Biography: Paula Walker, Clinical Pharmacist, joined the Baylor Scott & White Health Transitional Care Team in 2012. Paula is the team pharmacist and oversees all medication reconciliation for their older adult population with heart failure, COPD, and pneumonia. Prior to joining BSW, Paula has worked in community pharmacy, clinic pharmacy (still active), and the pharmaceutical industry. Paula holds BS in Pharmacy from Northeastern University.
by Joy Leotsakos, PharmD
Tags: Cardiovascular Health, Detailing Visits, Evaluation, Program Management, Training
Who We Are. The Academic Detailing Service (ADS) of the Atrius Health Clinical Pharmacy Program provides clinically appropriate, evidence-based, cost-effective medication management in a multidisciplinary team setting. Our Clinical Pharmacy Program includes 15 clinical pharmacists (CPs) serving nineteen Internal Medicine and Family Medicine (IM/FM) ambulatory care practice locations. In the past four years, our program has evolved and transformed through evaluating our impact, absorbing and implementing internal feedback, and collaborating with others in the field, including NaRCAD.
Our Start. As the program manager of our ADS, I’ve seen our service grow and change. When we began our program in 2011, it was as an administrative mandate to meet with all IM/FM prescribers once per fiscal quarter to deliver messages about cost-effective prescribing and clinical quality. We started by formulating a menu of topics to cover in our ADS work each quarter, including individual clinician prescribing reports reflecting performance on prescribing initiatives from the Pharmacy & Therapeutics Committee, specific questions to survey clinicians on a clinical topic, targeted education for low performers on prescribing initiatives, and various other ‘hot topic’ clinical issues. CPs detailed individual clinicians via formal 1:1 scheduled appointments, and also did so less formally (such as by catching them in the hallways) or in larger groups during department meetings.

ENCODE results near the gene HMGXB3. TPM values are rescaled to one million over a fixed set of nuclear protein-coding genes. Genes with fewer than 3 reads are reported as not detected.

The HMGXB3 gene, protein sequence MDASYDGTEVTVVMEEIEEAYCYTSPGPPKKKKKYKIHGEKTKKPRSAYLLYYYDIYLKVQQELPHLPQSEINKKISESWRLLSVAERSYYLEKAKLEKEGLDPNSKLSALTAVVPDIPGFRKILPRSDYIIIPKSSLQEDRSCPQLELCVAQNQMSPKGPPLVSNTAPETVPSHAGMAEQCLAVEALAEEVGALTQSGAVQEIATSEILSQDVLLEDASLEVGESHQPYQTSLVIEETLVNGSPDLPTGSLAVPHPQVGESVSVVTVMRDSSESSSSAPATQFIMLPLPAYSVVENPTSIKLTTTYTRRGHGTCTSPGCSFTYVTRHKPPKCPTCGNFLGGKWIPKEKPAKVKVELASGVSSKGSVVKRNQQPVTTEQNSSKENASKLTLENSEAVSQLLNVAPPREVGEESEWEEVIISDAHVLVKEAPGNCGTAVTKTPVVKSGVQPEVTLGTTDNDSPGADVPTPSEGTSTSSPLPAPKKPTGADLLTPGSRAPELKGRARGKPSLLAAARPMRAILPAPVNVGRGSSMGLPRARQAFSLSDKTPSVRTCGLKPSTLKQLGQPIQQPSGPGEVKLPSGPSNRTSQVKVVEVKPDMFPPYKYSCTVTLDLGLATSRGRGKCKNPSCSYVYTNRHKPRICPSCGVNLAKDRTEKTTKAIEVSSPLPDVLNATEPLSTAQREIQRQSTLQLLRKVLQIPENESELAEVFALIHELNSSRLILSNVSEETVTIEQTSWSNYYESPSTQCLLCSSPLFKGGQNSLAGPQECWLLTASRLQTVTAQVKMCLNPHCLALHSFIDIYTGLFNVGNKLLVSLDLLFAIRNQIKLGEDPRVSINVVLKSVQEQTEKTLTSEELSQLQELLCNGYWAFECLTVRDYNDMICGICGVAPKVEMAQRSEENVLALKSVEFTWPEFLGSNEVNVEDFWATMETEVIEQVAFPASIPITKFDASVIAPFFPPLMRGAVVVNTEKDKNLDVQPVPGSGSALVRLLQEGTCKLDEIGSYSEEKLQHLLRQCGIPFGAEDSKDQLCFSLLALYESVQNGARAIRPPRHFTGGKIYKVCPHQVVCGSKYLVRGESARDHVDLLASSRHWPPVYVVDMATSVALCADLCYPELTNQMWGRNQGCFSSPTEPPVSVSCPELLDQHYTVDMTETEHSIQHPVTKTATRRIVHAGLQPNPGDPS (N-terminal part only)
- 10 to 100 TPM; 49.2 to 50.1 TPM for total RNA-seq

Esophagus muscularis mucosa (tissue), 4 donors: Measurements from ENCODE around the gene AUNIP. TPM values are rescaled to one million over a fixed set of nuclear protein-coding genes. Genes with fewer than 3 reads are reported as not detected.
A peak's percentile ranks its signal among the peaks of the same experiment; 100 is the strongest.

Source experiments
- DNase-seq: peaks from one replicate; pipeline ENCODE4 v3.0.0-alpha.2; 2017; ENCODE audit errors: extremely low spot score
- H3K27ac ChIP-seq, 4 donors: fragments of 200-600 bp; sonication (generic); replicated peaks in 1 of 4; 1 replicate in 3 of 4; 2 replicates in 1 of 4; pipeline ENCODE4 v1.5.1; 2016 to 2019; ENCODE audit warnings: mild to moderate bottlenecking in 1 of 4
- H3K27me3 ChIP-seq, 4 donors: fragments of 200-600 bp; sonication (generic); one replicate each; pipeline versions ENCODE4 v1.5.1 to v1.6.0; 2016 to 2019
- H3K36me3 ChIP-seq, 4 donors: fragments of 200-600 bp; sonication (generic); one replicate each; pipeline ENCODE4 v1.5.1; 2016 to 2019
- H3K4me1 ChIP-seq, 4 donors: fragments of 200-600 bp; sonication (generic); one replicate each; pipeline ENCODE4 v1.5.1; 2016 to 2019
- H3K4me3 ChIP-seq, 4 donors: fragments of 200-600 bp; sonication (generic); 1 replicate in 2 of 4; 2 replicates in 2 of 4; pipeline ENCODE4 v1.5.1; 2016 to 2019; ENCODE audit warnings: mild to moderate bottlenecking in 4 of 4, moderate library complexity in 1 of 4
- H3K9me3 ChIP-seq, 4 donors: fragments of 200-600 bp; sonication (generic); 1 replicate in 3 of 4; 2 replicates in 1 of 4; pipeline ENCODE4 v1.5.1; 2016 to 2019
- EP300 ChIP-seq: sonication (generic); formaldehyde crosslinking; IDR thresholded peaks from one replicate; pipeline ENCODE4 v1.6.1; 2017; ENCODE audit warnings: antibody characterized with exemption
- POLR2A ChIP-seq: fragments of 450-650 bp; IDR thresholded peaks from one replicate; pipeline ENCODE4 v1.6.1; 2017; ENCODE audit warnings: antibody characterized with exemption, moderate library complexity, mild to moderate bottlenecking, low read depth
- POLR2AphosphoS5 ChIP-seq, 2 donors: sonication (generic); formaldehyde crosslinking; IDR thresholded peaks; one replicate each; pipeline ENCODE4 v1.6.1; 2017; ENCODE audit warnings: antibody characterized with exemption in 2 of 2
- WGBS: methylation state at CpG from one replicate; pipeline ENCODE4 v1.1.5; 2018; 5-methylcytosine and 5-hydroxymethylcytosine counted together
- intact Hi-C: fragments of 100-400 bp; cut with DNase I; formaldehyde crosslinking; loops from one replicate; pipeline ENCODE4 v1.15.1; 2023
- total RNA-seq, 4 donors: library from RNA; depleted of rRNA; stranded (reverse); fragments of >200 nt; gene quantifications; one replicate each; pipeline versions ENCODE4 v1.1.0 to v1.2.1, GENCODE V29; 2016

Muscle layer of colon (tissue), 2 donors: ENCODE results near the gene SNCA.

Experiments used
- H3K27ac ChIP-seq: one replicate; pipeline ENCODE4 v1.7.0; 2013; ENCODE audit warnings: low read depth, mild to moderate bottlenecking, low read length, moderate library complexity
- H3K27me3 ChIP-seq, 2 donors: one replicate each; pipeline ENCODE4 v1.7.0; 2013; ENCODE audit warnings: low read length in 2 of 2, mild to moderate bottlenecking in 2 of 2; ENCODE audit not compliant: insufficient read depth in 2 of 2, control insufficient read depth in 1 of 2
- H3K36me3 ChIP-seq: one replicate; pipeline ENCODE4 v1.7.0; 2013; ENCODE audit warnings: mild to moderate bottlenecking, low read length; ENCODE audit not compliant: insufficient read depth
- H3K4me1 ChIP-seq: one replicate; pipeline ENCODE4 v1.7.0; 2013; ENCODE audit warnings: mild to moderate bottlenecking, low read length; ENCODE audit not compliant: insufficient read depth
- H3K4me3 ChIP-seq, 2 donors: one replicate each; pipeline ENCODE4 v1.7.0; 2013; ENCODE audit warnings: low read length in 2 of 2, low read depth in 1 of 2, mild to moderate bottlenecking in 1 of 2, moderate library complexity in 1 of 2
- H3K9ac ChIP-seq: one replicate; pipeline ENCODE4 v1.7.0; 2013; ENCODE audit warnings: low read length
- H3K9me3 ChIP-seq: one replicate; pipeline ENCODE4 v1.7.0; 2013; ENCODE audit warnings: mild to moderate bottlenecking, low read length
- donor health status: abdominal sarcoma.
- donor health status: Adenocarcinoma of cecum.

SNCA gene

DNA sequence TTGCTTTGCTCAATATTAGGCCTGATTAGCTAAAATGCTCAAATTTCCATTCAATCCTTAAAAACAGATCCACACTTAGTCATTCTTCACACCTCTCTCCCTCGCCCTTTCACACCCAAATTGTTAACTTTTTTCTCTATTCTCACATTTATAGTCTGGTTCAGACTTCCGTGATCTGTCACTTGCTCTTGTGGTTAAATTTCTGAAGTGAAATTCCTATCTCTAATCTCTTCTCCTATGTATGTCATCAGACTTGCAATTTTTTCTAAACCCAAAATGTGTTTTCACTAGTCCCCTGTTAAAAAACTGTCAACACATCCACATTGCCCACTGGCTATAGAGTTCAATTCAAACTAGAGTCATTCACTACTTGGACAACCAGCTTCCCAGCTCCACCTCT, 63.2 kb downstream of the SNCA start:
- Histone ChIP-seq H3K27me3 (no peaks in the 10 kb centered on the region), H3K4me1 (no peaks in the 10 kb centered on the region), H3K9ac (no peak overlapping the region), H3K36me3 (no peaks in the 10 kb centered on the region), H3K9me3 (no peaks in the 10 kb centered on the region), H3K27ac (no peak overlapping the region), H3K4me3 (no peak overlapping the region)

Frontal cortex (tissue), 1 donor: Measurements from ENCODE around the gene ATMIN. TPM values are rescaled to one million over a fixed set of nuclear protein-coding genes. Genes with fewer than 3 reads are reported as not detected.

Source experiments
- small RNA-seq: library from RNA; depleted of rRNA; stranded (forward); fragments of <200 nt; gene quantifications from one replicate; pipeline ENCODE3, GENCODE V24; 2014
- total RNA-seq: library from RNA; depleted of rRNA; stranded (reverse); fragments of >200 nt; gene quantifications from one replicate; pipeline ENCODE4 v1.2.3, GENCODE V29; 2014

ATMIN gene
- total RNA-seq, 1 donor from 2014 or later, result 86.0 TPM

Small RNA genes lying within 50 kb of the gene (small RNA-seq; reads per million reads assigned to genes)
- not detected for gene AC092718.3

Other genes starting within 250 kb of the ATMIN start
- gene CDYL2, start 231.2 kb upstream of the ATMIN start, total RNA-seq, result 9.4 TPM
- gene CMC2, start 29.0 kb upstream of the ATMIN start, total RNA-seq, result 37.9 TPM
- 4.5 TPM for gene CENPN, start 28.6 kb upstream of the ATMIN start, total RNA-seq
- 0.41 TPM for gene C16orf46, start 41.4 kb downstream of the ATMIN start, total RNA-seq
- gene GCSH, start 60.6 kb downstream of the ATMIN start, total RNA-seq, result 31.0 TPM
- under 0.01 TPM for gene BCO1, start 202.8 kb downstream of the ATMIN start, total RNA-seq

Is it Working? We documented our ADS activities by checking off the individual clinicians we detailed each quarter. At that time, there was no formal training for our CPs on how to conduct a detailing meeting. Unfortunately, this method of creating content for visits soon resulted in a large menu of topics so varied that each quarter’s detailing became unwieldy and too broadly focused. And our documentation, while it gave us a general sense of the number of clinicians detailed, did not tell us anything about the quality of this detailing.
Room for Improvement. Our group is fortunate in that our ADS activities have always been accepted and even expected by our IM/FM clinicians. We experienced almost no clinician resistance to our educational meetings. But in 2013, when attending one of NaRCAD’s 2-day Academic Detailing Training sessions, I learned that we could make changes to improve our services, as well as my own skills as a detailer. As a result, we altered the format of our ADS program, choosing to detail clinicians in a 1-1 or small group format of less than 4. We also selected a goal of 90% of clinicians receiving detailing at least once every quarter.